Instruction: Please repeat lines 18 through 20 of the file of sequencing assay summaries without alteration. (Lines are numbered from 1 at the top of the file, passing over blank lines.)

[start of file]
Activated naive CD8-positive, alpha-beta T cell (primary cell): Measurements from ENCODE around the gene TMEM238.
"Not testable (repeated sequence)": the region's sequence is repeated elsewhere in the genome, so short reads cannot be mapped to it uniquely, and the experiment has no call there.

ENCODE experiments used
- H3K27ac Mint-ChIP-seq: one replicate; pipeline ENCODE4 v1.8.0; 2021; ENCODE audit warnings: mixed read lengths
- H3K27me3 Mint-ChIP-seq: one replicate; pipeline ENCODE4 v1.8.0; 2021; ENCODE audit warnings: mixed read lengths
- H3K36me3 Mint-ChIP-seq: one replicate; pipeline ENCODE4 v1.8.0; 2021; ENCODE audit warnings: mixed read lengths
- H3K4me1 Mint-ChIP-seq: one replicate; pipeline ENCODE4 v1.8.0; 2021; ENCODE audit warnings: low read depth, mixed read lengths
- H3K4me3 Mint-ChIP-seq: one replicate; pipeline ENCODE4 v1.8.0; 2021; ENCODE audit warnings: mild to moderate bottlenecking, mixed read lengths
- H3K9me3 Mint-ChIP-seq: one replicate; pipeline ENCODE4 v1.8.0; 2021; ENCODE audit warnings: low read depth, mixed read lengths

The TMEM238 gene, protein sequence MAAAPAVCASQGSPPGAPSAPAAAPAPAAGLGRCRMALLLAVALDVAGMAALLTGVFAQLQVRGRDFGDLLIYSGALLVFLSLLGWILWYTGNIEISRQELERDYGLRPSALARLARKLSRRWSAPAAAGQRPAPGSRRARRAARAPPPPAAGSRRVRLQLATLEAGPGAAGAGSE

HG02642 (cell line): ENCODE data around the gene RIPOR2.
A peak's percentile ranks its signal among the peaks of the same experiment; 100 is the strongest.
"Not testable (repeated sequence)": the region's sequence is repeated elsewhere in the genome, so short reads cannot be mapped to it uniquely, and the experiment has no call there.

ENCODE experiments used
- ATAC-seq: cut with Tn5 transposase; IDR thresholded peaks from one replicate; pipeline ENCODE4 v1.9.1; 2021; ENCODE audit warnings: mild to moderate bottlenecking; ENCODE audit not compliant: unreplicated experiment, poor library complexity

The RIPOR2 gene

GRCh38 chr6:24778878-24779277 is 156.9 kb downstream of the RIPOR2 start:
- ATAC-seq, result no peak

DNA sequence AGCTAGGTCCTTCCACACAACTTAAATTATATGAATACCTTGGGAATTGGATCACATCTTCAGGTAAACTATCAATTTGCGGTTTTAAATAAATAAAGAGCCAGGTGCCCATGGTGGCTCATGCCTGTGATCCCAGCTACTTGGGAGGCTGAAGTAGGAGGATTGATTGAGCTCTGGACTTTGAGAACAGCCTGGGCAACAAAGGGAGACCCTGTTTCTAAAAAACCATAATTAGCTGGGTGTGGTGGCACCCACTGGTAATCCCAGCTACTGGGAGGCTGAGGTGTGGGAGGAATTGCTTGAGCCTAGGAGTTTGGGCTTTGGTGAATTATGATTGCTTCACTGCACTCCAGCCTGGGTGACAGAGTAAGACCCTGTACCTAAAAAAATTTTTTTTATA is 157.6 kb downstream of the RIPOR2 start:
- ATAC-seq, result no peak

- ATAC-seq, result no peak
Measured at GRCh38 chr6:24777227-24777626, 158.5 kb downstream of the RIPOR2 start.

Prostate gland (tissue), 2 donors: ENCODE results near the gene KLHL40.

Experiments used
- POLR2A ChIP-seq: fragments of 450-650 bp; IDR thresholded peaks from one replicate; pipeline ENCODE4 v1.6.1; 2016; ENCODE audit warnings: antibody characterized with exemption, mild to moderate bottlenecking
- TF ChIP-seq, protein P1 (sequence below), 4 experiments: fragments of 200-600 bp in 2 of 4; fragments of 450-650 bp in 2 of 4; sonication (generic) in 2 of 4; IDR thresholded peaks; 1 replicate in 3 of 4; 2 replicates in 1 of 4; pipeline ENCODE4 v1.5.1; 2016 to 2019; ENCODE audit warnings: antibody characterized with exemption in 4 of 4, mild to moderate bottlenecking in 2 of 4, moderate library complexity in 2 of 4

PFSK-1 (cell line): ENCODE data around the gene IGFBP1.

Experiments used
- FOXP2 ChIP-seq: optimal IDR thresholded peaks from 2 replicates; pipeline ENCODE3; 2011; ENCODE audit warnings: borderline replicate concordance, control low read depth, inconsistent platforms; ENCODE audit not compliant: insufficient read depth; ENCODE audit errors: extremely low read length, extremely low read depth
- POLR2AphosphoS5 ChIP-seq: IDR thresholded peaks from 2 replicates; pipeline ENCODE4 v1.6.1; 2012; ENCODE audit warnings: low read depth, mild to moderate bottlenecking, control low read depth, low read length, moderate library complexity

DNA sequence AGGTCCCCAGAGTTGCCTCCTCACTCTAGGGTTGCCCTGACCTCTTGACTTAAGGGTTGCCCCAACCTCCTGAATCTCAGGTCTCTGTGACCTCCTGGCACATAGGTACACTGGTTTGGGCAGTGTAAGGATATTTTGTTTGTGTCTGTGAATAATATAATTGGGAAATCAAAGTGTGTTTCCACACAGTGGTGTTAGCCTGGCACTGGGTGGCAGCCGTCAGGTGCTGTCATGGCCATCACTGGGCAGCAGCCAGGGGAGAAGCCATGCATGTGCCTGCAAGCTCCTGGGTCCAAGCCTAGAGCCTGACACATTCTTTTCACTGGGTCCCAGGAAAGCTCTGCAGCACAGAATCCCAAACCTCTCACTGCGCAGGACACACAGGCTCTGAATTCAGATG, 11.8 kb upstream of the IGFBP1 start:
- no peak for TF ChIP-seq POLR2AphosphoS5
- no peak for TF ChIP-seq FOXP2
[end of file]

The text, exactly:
- ATAC-seq, result no peak

DNA sequence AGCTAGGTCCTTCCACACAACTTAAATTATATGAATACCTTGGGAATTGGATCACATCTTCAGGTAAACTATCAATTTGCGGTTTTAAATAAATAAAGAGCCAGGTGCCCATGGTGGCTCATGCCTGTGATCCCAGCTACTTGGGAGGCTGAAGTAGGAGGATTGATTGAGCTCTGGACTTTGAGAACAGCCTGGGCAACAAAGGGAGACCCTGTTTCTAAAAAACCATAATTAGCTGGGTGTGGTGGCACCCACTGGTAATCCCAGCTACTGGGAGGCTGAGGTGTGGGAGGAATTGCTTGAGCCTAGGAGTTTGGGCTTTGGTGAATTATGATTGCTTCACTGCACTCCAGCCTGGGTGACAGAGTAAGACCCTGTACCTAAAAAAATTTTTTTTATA is 157.6 kb downstream of the RIPOR2 start:
- ATAC-seq, result no peak